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Your Struggle is My Struggle

May 26, 2014



I want to first apologize for my long and unforeseen absence in communication. The struggle has not departed me. In fact, the struggle to overcome oppression has intensified.


My brothers and sisters, my temporary absence has been occupied in the ongoing fight with our oppressive judicial system. Recently, I received “material” evidence establishing my innocence. Such evidence was intentionally withheld by overzealous prosecutors in Brooklyn, NY; under the guise that said information that is favorable to my defense was miraculously misplaced. (How convenient for the prosecutor!) The great oppressor chooses to continue fighting without a care in the world other than to keep an innocent person incarcerated from family and friends. So, again my brothers and sisters, I apologize for my absence.


Now, upon reviewing the latest 4SM issue 22: Spring 2013, I was elated by some articles and unfortunately truly disturbed by quite a few articles. I will be addressing quite a few matters within this missive.


  1. Our beloved sister and komrade Lynne Stewart will continue to be held dear to my heart. My sister, you will remain within my thoughts. You are indeed loved, my sister. Though I have no access to internet or email, I promise you, my sister, that I will write to the white house personally (let’s hope it makes it there) as well as encourage others to do the same. You will never be forgotten, my beloved sister. I pray that upon you reading my words, they bring some form of upliftment within you, letting you know that despite these unfortunate circumstances, the fight for liberation has not been given up on. Stay strong, my sister. In solidarity. You’re loved dearly.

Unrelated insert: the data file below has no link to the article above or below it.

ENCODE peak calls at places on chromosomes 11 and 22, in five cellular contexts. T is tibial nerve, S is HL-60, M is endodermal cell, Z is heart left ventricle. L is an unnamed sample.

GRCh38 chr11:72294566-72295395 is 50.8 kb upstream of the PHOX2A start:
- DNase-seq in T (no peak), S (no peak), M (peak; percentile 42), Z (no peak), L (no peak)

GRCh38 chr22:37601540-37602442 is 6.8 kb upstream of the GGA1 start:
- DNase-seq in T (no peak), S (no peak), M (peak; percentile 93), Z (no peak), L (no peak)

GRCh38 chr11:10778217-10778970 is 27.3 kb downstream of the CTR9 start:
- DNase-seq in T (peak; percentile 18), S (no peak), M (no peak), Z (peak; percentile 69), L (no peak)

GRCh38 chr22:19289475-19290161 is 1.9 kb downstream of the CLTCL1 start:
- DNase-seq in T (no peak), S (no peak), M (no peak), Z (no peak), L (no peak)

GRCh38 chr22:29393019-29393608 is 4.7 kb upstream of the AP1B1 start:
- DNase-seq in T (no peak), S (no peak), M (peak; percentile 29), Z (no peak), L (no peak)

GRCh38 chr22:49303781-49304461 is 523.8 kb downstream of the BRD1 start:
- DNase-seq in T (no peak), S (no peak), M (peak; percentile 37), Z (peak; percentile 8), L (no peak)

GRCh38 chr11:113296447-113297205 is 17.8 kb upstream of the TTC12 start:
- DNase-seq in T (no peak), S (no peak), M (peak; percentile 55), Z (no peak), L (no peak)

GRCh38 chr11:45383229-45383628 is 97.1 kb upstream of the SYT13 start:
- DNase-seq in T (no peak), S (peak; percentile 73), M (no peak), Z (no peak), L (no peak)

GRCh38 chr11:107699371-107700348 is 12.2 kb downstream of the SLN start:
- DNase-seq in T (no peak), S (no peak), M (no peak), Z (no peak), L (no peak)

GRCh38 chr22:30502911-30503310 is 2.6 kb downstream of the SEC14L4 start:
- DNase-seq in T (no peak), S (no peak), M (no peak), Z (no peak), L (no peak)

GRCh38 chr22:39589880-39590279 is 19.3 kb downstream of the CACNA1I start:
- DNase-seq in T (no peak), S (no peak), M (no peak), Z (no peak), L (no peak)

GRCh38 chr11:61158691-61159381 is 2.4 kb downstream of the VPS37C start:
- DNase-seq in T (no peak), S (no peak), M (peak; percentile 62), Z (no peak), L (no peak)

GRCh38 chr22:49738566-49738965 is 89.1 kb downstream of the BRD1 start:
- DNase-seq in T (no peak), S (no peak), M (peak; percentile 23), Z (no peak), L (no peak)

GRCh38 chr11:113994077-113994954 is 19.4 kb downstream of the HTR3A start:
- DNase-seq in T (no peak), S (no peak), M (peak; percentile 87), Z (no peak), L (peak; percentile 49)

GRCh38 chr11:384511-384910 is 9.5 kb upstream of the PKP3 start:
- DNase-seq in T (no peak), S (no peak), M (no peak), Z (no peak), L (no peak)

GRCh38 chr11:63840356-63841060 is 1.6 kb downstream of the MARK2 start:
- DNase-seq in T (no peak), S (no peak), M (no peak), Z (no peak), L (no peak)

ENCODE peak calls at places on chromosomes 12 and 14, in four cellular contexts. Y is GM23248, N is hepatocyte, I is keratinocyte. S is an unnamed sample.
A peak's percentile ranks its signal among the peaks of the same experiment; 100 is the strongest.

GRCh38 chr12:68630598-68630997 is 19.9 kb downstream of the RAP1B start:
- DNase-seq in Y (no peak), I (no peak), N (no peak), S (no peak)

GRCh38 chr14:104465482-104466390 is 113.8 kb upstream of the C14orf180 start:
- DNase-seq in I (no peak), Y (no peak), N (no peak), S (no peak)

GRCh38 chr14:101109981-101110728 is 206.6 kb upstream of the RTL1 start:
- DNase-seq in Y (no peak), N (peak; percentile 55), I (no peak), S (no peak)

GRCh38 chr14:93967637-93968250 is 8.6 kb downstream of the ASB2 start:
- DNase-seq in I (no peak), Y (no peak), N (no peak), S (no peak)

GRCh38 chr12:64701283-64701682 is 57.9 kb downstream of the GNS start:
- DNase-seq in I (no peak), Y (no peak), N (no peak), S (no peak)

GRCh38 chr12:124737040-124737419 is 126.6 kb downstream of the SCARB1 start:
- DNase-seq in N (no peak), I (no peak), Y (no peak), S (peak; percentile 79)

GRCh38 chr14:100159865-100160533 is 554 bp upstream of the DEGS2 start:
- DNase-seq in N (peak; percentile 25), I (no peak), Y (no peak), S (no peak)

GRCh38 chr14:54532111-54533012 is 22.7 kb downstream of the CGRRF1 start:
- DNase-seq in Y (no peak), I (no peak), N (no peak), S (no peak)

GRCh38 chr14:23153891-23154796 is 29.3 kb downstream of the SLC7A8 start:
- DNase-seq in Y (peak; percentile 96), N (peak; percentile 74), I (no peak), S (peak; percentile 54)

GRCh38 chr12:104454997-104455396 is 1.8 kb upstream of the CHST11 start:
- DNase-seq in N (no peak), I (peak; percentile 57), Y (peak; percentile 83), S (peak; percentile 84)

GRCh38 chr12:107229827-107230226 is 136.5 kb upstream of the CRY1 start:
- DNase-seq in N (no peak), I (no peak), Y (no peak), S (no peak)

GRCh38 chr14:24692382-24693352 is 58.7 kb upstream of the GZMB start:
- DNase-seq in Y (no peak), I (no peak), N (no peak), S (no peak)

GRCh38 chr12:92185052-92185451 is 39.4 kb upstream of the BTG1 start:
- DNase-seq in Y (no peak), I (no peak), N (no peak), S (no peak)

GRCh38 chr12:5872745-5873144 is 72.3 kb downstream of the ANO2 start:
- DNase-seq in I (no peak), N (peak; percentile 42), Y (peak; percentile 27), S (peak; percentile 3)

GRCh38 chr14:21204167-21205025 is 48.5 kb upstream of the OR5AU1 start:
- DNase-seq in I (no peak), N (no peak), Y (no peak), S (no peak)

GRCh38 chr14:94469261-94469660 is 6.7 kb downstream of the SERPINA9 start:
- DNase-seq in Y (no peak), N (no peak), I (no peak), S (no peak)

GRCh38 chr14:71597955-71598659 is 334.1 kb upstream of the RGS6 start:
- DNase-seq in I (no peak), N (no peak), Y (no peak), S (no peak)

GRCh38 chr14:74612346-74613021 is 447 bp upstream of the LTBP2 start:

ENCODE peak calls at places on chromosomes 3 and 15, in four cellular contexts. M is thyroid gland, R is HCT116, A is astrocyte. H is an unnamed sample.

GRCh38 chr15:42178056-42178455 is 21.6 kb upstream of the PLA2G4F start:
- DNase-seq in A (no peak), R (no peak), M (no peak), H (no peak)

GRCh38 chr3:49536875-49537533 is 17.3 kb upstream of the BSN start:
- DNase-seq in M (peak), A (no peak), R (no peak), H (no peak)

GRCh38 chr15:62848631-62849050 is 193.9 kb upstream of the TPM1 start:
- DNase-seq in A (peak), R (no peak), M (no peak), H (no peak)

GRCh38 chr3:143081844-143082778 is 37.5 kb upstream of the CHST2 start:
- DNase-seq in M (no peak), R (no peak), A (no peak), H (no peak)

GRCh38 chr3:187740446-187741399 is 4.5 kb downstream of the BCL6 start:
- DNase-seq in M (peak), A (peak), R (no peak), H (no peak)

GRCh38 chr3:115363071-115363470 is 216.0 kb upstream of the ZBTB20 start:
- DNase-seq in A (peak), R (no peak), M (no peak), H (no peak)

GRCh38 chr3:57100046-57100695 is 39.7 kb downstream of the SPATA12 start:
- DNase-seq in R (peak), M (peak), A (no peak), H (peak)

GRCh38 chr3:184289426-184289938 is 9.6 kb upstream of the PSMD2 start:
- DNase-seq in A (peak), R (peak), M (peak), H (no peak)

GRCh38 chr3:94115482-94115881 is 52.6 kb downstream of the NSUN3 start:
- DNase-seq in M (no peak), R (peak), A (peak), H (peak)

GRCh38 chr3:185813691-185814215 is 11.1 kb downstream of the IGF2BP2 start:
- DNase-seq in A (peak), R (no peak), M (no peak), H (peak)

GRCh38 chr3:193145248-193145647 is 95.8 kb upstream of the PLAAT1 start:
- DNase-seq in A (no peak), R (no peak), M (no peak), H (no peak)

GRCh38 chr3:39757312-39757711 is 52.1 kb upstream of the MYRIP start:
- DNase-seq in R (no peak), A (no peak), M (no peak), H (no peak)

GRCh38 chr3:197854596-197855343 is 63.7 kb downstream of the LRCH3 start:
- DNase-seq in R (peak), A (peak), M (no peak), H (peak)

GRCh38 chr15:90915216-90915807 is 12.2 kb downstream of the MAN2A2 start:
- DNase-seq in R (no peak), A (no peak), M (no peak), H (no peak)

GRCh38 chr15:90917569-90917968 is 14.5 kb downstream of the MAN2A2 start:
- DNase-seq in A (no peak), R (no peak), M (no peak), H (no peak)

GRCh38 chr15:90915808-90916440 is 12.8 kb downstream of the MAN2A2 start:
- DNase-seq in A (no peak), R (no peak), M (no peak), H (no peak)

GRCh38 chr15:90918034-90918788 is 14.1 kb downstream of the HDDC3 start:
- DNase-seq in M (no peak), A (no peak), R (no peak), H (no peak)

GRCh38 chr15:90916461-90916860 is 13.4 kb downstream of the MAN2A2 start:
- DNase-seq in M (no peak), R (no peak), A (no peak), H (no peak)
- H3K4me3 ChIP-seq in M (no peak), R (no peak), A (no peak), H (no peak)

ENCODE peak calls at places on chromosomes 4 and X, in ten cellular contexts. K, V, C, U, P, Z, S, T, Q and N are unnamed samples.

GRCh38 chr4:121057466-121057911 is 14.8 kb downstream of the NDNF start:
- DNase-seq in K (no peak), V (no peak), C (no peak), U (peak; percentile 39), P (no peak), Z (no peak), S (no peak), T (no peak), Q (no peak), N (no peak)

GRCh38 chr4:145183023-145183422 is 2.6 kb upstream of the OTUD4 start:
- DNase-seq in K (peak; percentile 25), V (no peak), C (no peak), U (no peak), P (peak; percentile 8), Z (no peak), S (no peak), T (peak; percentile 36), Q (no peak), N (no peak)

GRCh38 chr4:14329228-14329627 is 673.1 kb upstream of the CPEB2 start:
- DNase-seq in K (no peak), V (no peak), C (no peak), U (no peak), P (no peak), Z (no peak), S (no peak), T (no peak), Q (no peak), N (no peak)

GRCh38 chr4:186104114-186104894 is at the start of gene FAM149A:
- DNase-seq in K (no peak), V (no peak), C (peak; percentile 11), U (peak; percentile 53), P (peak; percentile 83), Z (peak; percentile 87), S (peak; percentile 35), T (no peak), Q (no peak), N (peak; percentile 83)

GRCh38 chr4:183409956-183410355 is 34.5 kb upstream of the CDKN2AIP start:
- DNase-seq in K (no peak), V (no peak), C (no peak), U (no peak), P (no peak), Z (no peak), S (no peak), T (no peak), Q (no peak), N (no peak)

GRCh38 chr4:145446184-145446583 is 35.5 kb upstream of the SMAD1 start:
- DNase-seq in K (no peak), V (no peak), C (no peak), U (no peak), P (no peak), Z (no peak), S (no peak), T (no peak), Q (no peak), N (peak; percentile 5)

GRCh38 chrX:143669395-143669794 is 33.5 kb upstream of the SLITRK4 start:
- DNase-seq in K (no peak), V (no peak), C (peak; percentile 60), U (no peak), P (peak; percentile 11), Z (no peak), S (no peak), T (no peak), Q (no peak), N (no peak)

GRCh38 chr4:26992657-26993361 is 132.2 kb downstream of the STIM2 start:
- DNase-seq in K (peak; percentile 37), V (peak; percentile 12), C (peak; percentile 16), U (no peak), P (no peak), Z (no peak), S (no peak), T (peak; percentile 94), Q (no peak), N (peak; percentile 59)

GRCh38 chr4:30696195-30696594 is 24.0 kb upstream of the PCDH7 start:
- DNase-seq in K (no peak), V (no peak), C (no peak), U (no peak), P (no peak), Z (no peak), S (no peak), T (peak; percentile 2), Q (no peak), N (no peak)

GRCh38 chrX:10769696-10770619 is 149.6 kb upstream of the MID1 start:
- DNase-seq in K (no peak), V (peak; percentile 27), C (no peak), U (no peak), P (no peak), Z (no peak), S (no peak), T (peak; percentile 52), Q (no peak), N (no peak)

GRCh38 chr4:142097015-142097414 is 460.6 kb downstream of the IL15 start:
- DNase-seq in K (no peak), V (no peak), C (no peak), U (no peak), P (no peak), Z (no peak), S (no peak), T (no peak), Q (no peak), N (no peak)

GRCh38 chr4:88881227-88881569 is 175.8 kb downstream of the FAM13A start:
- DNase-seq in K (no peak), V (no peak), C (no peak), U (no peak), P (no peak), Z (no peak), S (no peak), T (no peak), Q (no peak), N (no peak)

1. Our beloved brothers Seth Hayes and Sundiata Acoli. You’ve both become pivotal figures within the history of combating oppression. You’ve both endured hardships beyond measure, that one can only begin to envision before cringing. You’ve both paved the way for us young souljahs. To not acknowledge either of you historical figures still standing firm and combating oppression under your circumstances would be a slap to the face; you’ve both sacrificed in the combat of transforming a harsher yesterday into a better today for us young souljahs and souljah’ettes to make a greater tomorrow. You both are truly loved and the fight for liberation will never end until an end has come to oppression.